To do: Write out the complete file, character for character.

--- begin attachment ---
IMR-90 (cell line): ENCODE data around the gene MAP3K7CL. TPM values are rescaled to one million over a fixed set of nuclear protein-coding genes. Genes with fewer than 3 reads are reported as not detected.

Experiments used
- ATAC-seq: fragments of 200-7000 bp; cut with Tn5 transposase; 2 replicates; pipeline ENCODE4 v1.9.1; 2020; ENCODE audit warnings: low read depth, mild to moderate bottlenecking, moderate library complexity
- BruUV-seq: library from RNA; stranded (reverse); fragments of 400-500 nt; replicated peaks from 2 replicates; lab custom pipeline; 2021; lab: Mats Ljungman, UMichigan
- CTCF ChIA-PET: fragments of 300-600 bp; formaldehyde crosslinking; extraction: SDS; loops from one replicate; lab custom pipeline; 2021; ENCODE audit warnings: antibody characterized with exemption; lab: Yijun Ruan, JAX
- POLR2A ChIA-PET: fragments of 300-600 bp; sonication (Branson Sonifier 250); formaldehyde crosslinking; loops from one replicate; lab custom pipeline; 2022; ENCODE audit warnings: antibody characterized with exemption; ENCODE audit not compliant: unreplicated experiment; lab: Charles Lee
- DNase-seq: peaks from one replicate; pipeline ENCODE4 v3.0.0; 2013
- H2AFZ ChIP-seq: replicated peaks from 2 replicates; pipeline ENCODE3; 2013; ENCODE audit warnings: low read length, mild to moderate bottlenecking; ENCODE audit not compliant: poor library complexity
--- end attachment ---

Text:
IMR-90 (cell line): ENCODE data around the gene MAP3K7CL. TPM values are rescaled to one million over a fixed set of nuclear protein-coding genes. Genes with fewer than 3 reads are reported as not detected.

Experiments used
- ATAC-seq: fragments of 200-7000 bp; cut with Tn5 transposase; 2 replicates; pipeline ENCODE4 v1.9.1; 2020; ENCODE audit warnings: low read depth, mild to moderate bottlenecking, moderate library complexity
- BruUV-seq: library from RNA; stranded (reverse); fragments of 400-500 nt; replicated peaks from 2 replicates; lab custom pipeline; 2021; lab: Mats Ljungman, UMichigan
- CTCF ChIA-PET: fragments of 300-600 bp; formaldehyde crosslinking; extraction: SDS; loops from one replicate; lab custom pipeline; 2021; ENCODE audit warnings: antibody characterized with exemption; lab: Yijun Ruan, JAX
- POLR2A ChIA-PET: fragments of 300-600 bp; sonication (Branson Sonifier 250); formaldehyde crosslinking; loops from one replicate; lab custom pipeline; 2022; ENCODE audit warnings: antibody characterized with exemption; ENCODE audit not compliant: unreplicated experiment; lab: Charles Lee
- DNase-seq: peaks from one replicate; pipeline ENCODE4 v3.0.0; 2013
- H2AFZ ChIP-seq: replicated peaks from 2 replicates; pipeline ENCODE3; 2013; ENCODE audit warnings: low read length, mild to moderate bottlenecking; ENCODE audit not compliant: poor library complexity